This isn't surprising, but it's important (emphasis added in bold):
Between 2004 and 2008, the S&P 500 stock index outperformed 71.09% of actively managed large-cap funds, according to the year-end 2008 report from the New York-based research firm.
In addition, the S&P MidCap 400 Index outperformed 75.9% of mid-cap funds and the S&P SmallCap 600 Index outperformed 85.5% of small-cap funds.
"The belief that bear markets strongly favor active management is a myth," Srikant Dash, global head of research and design at Standard & Poor's, said in a statement. "The bear market of 2000 to 2002 showed similar outcomes."
Similar results were also reported for international-equity and fixed-income funds.
Among international-equity funds, the indexes outperformed a majority of actively managed non-U.S. equity funds.
For fixed income, the relative shortfall from the five-year benchmark ranged between 2% and 3% a year for municipal bond funds and 1% to 5% a year for investment grade bond funds, Standard & Poor's reported.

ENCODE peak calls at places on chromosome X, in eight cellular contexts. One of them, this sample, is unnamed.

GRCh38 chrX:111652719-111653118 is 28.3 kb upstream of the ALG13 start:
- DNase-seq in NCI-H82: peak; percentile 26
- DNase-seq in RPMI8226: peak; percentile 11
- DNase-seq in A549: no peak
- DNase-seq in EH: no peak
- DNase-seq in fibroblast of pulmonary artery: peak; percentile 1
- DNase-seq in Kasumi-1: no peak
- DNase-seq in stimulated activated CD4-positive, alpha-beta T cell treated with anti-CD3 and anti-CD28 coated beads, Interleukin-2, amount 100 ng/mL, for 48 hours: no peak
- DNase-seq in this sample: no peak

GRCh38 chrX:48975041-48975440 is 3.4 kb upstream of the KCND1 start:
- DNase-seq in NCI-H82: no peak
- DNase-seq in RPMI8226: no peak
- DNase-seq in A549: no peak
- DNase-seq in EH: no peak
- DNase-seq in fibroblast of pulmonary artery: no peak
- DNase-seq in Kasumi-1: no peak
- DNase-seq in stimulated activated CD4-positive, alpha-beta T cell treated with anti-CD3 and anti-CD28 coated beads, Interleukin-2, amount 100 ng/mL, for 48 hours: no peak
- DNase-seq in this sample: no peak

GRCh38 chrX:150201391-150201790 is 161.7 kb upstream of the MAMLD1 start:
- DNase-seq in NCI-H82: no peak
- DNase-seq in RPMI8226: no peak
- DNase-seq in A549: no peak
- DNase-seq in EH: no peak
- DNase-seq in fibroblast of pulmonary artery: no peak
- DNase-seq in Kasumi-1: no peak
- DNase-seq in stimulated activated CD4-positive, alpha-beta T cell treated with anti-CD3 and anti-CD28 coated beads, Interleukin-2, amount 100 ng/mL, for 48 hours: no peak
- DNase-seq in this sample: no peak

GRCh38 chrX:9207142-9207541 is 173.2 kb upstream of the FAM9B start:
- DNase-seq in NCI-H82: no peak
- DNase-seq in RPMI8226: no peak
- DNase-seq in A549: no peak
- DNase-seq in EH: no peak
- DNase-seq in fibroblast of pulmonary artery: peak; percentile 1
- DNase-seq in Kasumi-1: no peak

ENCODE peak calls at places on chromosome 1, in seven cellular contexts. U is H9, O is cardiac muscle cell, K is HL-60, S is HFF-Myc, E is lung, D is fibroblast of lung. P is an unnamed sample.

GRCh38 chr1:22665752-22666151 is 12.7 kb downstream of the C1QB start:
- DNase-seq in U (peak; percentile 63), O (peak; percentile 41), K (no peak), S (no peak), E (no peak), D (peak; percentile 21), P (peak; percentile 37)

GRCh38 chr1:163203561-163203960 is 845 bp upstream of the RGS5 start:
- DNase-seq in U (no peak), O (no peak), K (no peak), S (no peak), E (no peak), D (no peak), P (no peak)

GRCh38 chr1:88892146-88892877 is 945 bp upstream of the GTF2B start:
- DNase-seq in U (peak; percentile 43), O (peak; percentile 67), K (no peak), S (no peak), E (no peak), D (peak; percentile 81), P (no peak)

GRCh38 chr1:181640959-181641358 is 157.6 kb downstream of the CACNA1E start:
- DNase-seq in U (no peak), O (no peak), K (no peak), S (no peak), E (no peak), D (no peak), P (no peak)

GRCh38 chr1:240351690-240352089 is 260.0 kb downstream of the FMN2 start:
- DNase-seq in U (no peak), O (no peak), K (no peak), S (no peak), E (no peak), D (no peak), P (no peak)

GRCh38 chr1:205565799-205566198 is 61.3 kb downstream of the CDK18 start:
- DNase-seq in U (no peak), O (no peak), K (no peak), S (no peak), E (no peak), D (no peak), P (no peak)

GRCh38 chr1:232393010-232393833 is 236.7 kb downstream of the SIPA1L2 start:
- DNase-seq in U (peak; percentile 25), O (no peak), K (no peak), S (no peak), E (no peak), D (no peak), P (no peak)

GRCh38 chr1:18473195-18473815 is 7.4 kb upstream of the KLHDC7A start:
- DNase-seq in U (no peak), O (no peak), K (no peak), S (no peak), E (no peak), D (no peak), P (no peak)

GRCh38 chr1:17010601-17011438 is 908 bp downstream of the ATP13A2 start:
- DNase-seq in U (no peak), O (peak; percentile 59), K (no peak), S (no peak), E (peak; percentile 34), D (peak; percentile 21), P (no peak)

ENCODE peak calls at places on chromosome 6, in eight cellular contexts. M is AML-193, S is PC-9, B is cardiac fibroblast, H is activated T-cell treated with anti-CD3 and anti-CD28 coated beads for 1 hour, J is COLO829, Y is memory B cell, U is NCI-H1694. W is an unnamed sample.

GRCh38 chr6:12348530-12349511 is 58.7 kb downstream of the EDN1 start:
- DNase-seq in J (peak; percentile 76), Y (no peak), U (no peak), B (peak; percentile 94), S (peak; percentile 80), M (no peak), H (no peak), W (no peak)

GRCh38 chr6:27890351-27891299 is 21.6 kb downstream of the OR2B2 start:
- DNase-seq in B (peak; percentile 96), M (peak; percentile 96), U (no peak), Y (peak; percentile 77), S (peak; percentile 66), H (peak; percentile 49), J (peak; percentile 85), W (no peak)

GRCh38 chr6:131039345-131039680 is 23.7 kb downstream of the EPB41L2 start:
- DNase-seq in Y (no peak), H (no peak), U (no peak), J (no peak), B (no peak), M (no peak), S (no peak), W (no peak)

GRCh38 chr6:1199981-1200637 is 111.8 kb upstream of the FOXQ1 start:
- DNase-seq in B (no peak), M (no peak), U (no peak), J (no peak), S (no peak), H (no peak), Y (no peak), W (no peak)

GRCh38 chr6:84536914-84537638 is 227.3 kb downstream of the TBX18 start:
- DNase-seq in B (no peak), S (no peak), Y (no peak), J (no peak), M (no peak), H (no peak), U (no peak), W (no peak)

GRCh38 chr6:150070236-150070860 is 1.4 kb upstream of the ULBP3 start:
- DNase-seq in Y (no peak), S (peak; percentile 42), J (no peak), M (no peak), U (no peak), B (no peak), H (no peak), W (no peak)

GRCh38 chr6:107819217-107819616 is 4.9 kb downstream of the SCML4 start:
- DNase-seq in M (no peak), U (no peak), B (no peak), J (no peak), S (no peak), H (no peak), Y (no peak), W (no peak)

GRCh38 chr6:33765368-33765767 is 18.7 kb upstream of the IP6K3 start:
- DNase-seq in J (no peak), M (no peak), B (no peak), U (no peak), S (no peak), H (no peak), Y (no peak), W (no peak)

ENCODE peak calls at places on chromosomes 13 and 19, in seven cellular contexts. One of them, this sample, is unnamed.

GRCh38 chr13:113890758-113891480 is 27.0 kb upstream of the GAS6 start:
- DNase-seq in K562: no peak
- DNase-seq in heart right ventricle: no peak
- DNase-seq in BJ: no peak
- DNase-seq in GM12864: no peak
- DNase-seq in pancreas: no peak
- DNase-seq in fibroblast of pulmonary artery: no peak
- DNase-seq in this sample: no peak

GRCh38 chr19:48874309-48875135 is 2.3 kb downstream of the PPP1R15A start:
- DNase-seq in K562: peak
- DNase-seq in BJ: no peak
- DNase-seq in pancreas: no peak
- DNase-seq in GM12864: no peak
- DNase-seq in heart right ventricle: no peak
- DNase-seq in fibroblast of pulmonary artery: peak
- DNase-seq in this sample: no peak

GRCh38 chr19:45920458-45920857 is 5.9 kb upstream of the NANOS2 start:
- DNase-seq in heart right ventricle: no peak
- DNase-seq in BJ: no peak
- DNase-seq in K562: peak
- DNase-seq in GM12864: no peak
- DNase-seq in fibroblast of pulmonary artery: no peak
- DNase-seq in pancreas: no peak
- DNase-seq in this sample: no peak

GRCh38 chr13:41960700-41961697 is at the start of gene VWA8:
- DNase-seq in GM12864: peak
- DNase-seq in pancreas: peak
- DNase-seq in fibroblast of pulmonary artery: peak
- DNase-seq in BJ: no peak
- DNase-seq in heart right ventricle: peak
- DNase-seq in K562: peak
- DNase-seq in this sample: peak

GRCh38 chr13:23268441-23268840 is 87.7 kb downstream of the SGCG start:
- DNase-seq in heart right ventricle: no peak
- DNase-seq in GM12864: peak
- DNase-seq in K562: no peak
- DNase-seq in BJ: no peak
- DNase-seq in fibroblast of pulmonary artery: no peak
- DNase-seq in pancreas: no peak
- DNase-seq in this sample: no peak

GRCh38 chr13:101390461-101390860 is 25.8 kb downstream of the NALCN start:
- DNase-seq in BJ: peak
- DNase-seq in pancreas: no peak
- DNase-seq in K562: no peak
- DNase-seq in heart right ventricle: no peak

As we've written over and over, some active funds do outperform the averages in given periods. (By definition!) The trick is to hire those funds before they win...and fire 'em before they lose. After all, hiring them after they've gone winning streaks raises the near-inevitable problem of mean reversion. And hiring them after they've gone on losing streaks isn't especially smart either, because the data show that under-performance is substantially more persistent than out-performance.
So what's the intelligent investor left to do? Favor passive over active vehicles, and ensure that any active vehicles are different enough from their passive counterparts to have a real shot at delivering positive alpha.
Sue Asci, "S&P passive funds trumped active over past five years," Investment News, April 20, 200